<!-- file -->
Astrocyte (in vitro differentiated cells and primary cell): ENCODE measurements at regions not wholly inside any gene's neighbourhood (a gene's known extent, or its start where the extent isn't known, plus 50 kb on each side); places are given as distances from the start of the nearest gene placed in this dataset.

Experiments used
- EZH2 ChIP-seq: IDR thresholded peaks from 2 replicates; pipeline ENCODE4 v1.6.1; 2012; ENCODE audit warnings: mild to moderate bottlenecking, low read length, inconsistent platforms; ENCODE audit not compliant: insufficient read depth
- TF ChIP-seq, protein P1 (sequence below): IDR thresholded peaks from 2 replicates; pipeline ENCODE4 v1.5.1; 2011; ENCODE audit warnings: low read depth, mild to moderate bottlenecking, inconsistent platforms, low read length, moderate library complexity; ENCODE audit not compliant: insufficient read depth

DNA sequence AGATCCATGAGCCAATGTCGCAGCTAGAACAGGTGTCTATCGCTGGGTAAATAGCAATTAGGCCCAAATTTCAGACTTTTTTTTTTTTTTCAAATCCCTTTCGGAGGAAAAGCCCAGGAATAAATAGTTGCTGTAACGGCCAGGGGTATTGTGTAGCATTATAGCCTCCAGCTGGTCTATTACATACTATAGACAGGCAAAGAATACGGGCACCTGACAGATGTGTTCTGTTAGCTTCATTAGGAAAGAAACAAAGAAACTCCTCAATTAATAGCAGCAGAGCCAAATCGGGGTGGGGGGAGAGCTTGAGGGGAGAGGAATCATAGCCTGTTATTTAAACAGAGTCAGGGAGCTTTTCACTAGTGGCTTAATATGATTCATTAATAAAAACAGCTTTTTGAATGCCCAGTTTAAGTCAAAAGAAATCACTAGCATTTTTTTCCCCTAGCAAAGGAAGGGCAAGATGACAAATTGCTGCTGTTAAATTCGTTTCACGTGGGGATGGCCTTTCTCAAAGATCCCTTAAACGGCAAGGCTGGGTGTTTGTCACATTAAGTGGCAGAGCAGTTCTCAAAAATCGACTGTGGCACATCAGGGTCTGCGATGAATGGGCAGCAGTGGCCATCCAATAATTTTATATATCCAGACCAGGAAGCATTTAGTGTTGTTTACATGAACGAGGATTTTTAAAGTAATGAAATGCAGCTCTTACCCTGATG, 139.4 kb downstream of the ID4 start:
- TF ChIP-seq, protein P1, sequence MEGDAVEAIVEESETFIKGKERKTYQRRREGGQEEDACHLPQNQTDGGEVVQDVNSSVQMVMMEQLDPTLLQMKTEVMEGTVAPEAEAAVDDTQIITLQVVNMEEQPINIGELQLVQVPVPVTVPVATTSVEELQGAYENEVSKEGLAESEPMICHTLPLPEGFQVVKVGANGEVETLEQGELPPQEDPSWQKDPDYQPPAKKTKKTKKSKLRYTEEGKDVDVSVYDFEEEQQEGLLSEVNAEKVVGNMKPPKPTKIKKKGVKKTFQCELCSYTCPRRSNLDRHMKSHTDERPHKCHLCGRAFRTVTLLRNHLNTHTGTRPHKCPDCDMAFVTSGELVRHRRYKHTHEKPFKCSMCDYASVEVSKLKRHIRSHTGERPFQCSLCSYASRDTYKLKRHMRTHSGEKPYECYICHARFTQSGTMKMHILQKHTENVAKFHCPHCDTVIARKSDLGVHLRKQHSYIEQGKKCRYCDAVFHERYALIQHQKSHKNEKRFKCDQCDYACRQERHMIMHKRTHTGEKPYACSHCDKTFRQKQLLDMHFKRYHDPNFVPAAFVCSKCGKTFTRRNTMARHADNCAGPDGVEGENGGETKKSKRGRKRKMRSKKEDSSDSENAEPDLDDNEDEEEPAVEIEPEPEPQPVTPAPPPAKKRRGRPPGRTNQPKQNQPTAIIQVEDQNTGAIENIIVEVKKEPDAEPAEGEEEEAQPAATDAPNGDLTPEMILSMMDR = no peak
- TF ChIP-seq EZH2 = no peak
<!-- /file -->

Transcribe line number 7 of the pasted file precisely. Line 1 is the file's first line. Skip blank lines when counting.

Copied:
- TF ChIP-seq EZH2 = no peak